How Copyright Drives Innovation in Scholarly Publishing

[Cross posted at Truth on the Market] Today’s public policy debates frame copyright policy solely in terms of a “trade off” between the benefits of incentivizing new works and the social deadweight losses imposed by the access restrictions imposed by these (temporary) “monopolies.” I recently posted to SSRN a new research paper, called How Copyright … Continue reading “How Copyright Drives Innovation in Scholarly Publishing”

Summary of Kirtsaeng v. John Wiley & Sons by Professor Chris Newman

Kirtsaeng v. John Wiley & Sons, U.S. Supreme Court, decided March 19, 2013 Chris Newman Assistant Professor of Law George Mason University School of Law This is best described as a decision in which the Court felt compelled to choose between two readings of the Copyright Act, either of which led to unpalatable results.   One reading … Continue reading “Summary of Kirtsaeng v. John Wiley & Sons by Professor Chris Newman”

Where Are the Creators? Consider Creators in Copyright Reform

Note:  This post was cross-posted at the CATO Unbound on 2/1/2013.  The January 2013 issue of CATO Unbound feature a debate on copyright reform, Opportunities for Copyright Reform This post responds to the discussion in that issue, but it also stands alone as a critique of copyright reform proposals that favor to consider the importance of creators. … Continue reading “Where Are the Creators? Consider Creators in Copyright Reform”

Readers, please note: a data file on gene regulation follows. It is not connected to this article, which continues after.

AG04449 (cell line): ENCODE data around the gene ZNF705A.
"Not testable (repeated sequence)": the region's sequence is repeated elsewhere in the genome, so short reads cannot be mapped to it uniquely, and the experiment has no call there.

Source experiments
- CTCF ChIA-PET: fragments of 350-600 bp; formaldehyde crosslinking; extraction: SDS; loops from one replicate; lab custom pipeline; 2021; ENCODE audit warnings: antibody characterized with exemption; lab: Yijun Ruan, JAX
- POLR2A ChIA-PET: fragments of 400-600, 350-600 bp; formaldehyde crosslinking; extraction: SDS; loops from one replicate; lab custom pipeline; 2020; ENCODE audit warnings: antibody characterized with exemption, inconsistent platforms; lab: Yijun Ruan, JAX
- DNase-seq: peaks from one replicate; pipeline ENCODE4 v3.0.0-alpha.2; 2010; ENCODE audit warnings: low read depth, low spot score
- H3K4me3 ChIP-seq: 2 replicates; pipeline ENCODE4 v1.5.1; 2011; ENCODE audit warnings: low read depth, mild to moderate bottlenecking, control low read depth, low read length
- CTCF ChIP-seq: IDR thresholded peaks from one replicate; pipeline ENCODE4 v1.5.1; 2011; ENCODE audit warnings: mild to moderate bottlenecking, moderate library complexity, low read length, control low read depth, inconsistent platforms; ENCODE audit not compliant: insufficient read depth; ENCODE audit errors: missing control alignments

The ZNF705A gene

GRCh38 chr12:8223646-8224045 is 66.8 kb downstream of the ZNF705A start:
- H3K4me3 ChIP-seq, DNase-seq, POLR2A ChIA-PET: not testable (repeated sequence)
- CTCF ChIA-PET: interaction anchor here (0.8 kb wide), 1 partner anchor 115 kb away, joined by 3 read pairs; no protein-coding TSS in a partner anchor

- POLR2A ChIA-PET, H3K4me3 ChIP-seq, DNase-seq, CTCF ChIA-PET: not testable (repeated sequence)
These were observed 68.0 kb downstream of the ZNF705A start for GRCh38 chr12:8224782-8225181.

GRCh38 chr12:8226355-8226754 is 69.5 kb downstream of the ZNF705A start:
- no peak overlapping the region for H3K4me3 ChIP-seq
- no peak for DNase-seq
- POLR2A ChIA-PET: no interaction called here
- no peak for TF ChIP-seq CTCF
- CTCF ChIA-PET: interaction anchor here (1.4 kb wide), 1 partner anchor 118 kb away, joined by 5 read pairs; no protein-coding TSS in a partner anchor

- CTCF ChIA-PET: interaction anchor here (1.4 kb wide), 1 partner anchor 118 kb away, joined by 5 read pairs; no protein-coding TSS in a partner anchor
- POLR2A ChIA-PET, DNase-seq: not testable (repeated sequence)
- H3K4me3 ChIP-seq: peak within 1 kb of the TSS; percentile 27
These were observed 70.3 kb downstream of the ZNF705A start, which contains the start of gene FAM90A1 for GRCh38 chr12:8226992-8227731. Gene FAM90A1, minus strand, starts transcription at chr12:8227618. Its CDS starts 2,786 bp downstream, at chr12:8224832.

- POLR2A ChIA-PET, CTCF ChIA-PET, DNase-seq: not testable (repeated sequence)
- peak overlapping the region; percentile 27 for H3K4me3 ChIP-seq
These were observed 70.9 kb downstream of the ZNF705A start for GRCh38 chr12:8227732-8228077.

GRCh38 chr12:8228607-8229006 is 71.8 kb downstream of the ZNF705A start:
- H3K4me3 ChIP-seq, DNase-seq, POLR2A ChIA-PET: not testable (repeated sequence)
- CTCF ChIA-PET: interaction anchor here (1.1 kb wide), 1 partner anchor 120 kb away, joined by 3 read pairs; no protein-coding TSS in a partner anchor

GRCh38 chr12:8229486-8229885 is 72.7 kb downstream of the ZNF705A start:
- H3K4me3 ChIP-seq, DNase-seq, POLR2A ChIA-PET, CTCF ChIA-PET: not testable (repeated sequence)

The “Common Law Property” Myth in the Libertarian Critique of IP Rights (Part 2)

[Cross Posted to Truth on the Market on December 12, 2012] In Part One, I addressed the argument by some libertarians that so-called “traditional property rights in land” are based in inductive, ground-up “common law court decisions,” but that intellectual property (IP) rights are top-down, artificial statutory entitlements.  Thus, for instance, libertarian law professor, Tom … Continue reading “The “Common Law Property” Myth in the Libertarian Critique of IP Rights (Part 2)”

The “Common Law Property” Myth in the Libertarian Critique of IP Rights (Part 1)

[Cross Posted to Truth on the Market on December 7, 2012] In libertarian critiques of intellectual property (IP) rights, such as copyrights and patents, it’s common to the hear the claim that “traditional property rights in land” is based in inductive, ground-up “common law court decisions,” but that IP rights are top-down, artificial statutory entitlements.  … Continue reading “The “Common Law Property” Myth in the Libertarian Critique of IP Rights (Part 1)”

Copyright Reform Through Private Ordering

Note:  This post was cross-posted at the CATO Unbound on 1/14/2013.  The January 2013 issue of CATO Unbound feature a debate on copyright reform, Opportunities for Copyright Reform This post responds to the discussion in that issue, but it also stands alone as a critique of copyright reform proposals that fail to understand how copyright’s nature as … Continue reading “Copyright Reform Through Private Ordering”

Copyright, Economic Freedom and the RSC Policy Brief

Cross-posted to the Copyright Alliance Blog A few days ago, the Republican Study Committee signaled, and then retreated from, a vast change in the GOP’s attitude toward copyright. It released and then retracted a now infamous policy brief entitled “Three Myths about Copyright Law and Where to Start to Fix It.” This RSC Policy Brief … Continue reading “Copyright, Economic Freedom and the RSC Policy Brief”